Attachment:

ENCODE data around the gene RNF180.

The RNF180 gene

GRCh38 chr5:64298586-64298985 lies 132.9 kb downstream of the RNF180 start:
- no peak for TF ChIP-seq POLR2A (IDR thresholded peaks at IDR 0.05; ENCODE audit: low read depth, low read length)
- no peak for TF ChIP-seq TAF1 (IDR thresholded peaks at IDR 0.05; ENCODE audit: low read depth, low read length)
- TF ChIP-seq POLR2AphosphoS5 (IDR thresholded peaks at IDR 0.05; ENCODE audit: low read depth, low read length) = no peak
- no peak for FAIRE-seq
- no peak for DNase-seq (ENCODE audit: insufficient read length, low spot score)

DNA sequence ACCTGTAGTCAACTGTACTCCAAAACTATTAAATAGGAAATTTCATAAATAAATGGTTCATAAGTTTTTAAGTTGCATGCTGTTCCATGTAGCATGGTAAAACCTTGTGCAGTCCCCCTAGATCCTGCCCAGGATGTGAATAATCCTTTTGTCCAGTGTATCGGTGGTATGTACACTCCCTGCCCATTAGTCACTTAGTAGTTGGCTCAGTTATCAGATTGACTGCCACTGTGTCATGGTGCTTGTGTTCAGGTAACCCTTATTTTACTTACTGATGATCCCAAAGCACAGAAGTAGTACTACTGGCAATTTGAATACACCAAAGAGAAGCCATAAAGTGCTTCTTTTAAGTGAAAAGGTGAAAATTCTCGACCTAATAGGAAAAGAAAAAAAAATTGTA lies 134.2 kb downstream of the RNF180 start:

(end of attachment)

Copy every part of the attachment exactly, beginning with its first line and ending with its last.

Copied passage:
ENCODE data around the gene RNF180.

The RNF180 gene

GRCh38 chr5:64298586-64298985 lies 132.9 kb downstream of the RNF180 start:
- no peak for TF ChIP-seq POLR2A (IDR thresholded peaks at IDR 0.05; ENCODE audit: low read depth, low read length)
- no peak for TF ChIP-seq TAF1 (IDR thresholded peaks at IDR 0.05; ENCODE audit: low read depth, low read length)
- TF ChIP-seq POLR2AphosphoS5 (IDR thresholded peaks at IDR 0.05; ENCODE audit: low read depth, low read length) = no peak
- no peak for FAIRE-seq
- no peak for DNase-seq (ENCODE audit: insufficient read length, low spot score)

DNA sequence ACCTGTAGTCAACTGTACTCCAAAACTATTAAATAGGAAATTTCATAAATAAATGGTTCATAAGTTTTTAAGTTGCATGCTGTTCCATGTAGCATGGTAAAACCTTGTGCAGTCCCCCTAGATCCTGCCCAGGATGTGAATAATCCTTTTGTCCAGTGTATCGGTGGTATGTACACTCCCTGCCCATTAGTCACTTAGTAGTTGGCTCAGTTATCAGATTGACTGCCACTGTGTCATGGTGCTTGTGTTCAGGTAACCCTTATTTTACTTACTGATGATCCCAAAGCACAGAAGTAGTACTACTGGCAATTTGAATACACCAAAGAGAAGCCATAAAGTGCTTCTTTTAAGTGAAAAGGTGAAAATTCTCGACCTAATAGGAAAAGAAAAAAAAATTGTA lies 134.2 kb downstream of the RNF180 start: